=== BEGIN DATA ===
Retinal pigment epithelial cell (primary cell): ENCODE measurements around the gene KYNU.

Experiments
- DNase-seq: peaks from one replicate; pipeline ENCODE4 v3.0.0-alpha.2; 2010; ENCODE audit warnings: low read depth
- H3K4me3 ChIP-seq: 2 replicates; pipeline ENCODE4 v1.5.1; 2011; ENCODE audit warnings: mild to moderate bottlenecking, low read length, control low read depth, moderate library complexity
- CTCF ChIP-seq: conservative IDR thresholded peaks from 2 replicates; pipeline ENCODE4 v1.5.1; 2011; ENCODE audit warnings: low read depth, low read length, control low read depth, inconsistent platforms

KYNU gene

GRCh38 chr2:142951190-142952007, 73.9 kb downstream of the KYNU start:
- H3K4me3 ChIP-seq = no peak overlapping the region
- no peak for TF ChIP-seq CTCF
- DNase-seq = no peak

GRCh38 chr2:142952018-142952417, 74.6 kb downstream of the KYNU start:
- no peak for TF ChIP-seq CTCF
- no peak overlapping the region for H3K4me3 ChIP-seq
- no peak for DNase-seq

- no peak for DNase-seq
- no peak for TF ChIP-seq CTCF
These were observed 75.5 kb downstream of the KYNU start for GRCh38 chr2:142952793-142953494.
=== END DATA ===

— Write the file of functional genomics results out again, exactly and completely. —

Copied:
Retinal pigment epithelial cell (primary cell): ENCODE measurements around the gene KYNU.

Experiments
- DNase-seq: peaks from one replicate; pipeline ENCODE4 v3.0.0-alpha.2; 2010; ENCODE audit warnings: low read depth
- H3K4me3 ChIP-seq: 2 replicates; pipeline ENCODE4 v1.5.1; 2011; ENCODE audit warnings: mild to moderate bottlenecking, low read length, control low read depth, moderate library complexity
- CTCF ChIP-seq: conservative IDR thresholded peaks from 2 replicates; pipeline ENCODE4 v1.5.1; 2011; ENCODE audit warnings: low read depth, low read length, control low read depth, inconsistent platforms

KYNU gene

GRCh38 chr2:142951190-142952007, 73.9 kb downstream of the KYNU start:
- H3K4me3 ChIP-seq = no peak overlapping the region
- no peak for TF ChIP-seq CTCF
- DNase-seq = no peak

GRCh38 chr2:142952018-142952417, 74.6 kb downstream of the KYNU start:
- no peak for TF ChIP-seq CTCF
- no peak overlapping the region for H3K4me3 ChIP-seq
- no peak for DNase-seq

- no peak for DNase-seq
- no peak for TF ChIP-seq CTCF
These were observed 75.5 kb downstream of the KYNU start for GRCh38 chr2:142952793-142953494.